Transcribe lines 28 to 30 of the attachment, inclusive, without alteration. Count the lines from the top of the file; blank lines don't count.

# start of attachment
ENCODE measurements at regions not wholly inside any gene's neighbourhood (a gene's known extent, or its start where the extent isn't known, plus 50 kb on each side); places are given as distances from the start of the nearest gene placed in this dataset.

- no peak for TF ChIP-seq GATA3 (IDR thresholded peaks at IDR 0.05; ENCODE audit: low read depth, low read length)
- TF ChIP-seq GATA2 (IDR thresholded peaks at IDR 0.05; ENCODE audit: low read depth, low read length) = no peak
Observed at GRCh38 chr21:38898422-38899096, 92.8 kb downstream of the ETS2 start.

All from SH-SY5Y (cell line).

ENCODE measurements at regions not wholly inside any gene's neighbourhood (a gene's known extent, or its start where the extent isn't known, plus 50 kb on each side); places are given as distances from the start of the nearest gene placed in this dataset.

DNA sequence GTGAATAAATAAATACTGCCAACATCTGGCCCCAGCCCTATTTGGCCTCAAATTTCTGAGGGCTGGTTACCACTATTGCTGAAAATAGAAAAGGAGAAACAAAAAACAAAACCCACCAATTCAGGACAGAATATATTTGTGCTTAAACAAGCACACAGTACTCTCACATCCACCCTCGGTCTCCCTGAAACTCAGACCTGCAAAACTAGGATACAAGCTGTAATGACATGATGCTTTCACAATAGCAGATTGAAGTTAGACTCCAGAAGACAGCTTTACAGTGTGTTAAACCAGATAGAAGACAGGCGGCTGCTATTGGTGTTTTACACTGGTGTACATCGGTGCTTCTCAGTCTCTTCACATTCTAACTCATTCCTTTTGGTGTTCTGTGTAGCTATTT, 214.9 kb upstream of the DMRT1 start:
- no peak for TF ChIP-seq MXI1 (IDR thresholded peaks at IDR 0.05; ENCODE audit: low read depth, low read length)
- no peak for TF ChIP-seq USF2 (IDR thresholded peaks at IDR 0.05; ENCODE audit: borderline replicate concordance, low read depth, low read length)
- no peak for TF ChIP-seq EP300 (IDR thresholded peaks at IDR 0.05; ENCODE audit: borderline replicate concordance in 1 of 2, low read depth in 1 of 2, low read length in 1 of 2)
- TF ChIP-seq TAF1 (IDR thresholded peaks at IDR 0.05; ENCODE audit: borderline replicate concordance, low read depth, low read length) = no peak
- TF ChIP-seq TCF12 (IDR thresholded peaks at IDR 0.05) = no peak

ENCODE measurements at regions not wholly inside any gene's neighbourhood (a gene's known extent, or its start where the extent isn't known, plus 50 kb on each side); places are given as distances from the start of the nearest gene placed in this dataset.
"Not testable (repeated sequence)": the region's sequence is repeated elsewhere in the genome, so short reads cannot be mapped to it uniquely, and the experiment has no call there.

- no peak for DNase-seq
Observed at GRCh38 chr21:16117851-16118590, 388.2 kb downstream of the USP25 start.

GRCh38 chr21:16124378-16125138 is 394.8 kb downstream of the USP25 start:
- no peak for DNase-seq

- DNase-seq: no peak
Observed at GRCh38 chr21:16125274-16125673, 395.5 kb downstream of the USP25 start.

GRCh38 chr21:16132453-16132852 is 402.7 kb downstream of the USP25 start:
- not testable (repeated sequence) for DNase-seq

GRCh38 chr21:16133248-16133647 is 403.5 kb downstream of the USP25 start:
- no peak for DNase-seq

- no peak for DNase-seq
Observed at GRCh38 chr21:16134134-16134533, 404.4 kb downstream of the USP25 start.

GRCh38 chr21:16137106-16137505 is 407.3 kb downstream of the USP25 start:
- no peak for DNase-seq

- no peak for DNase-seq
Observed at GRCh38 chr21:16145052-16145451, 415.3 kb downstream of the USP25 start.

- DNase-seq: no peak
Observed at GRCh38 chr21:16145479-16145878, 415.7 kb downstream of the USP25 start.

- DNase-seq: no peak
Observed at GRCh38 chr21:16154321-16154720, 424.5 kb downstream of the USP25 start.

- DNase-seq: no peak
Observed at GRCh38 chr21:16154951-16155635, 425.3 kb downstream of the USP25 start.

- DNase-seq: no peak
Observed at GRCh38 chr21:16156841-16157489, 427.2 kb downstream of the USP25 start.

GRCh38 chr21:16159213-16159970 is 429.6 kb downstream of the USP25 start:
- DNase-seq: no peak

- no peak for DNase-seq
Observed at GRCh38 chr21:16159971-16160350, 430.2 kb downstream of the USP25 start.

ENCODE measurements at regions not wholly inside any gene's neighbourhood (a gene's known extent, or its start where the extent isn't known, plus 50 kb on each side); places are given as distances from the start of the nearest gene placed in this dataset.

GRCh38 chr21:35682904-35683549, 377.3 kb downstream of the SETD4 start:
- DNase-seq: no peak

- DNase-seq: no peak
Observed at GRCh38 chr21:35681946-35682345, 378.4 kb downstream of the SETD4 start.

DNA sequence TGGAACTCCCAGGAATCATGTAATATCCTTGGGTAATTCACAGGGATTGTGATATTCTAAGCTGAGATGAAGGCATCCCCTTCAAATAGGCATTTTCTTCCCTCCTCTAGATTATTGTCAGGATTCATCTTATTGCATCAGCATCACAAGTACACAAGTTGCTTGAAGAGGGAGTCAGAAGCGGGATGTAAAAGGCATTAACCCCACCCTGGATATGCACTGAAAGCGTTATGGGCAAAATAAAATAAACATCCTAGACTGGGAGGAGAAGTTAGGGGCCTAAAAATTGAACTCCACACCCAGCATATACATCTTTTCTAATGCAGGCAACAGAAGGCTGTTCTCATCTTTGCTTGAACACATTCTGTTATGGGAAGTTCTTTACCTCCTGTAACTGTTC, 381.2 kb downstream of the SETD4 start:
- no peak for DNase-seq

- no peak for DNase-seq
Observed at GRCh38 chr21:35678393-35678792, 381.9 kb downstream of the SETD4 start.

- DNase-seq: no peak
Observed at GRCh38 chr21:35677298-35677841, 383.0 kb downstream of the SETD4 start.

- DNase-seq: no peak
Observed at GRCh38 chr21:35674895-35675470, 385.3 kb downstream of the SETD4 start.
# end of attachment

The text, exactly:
- no peak for DNase-seq

- no peak for DNase-seq
Observed at GRCh38 chr21:16145052-16145451, 415.3 kb downstream of the USP25 start.